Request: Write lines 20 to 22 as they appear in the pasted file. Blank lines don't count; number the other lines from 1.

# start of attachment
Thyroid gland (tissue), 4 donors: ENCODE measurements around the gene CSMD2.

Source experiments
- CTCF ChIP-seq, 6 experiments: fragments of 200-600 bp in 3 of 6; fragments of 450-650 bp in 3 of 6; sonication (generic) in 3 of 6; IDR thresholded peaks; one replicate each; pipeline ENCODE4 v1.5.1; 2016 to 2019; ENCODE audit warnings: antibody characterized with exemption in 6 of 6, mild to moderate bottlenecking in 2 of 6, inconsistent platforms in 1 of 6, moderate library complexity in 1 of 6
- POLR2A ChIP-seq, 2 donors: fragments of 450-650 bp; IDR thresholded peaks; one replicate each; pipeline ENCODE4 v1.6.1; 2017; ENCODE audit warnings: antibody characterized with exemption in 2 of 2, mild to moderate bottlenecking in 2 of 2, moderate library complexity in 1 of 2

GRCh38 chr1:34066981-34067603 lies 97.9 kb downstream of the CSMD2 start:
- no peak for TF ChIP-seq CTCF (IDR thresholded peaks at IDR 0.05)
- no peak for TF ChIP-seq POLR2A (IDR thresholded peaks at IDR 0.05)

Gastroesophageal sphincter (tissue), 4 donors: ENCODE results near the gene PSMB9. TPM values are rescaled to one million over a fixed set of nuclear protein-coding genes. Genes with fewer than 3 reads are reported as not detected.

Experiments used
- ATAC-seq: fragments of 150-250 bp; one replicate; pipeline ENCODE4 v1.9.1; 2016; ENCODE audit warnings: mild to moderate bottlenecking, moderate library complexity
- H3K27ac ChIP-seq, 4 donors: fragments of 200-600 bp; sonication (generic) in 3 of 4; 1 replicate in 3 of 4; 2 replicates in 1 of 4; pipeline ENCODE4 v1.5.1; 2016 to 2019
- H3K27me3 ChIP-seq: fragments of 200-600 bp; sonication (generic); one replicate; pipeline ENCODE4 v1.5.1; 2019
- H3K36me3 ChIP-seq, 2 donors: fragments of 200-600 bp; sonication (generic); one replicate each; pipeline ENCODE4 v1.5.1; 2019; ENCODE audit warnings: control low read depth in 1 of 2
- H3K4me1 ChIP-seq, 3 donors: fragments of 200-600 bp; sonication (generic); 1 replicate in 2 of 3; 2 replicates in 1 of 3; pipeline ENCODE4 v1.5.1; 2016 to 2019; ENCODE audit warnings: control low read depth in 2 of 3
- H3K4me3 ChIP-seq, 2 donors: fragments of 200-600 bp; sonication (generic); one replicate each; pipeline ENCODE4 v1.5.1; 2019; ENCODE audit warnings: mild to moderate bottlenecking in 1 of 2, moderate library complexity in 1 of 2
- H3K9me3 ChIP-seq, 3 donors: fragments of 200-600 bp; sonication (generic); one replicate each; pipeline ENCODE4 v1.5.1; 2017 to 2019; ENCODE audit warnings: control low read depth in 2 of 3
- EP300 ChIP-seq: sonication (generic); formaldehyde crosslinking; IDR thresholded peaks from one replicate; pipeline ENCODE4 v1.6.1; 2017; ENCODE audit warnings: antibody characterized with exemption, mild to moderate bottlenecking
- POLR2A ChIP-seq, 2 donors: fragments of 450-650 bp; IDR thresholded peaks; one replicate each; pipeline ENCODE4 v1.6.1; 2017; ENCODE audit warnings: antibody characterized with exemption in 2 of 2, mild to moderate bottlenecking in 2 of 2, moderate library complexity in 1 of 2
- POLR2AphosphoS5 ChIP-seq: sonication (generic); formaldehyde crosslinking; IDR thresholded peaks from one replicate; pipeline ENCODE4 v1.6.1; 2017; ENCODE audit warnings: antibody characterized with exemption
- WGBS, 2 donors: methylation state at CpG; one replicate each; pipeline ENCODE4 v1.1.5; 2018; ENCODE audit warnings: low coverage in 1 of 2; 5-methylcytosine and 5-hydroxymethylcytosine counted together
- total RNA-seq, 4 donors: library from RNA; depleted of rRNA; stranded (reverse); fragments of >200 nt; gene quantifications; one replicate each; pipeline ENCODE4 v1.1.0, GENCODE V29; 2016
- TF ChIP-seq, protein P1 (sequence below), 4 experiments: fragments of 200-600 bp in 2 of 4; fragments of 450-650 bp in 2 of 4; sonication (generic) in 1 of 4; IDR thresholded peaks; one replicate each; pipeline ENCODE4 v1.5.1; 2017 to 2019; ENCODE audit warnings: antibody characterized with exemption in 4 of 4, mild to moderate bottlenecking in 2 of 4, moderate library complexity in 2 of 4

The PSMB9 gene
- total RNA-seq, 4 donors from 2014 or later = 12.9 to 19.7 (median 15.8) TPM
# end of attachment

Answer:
- WGBS, 2 donors: methylation state at CpG; one replicate each; pipeline ENCODE4 v1.1.5; 2018; ENCODE audit warnings: low coverage in 1 of 2; 5-methylcytosine and 5-hydroxymethylcytosine counted together
- total RNA-seq, 4 donors: library from RNA; depleted of rRNA; stranded (reverse); fragments of >200 nt; gene quantifications; one replicate each; pipeline ENCODE4 v1.1.0, GENCODE V29; 2016
- TF ChIP-seq, protein P1 (sequence below), 4 experiments: fragments of 200-600 bp in 2 of 4; fragments of 450-650 bp in 2 of 4; sonication (generic) in 1 of 4; IDR thresholded peaks; one replicate each; pipeline ENCODE4 v1.5.1; 2017 to 2019; ENCODE audit warnings: antibody characterized with exemption in 4 of 4, mild to moderate bottlenecking in 2 of 4, moderate library complexity in 2 of 4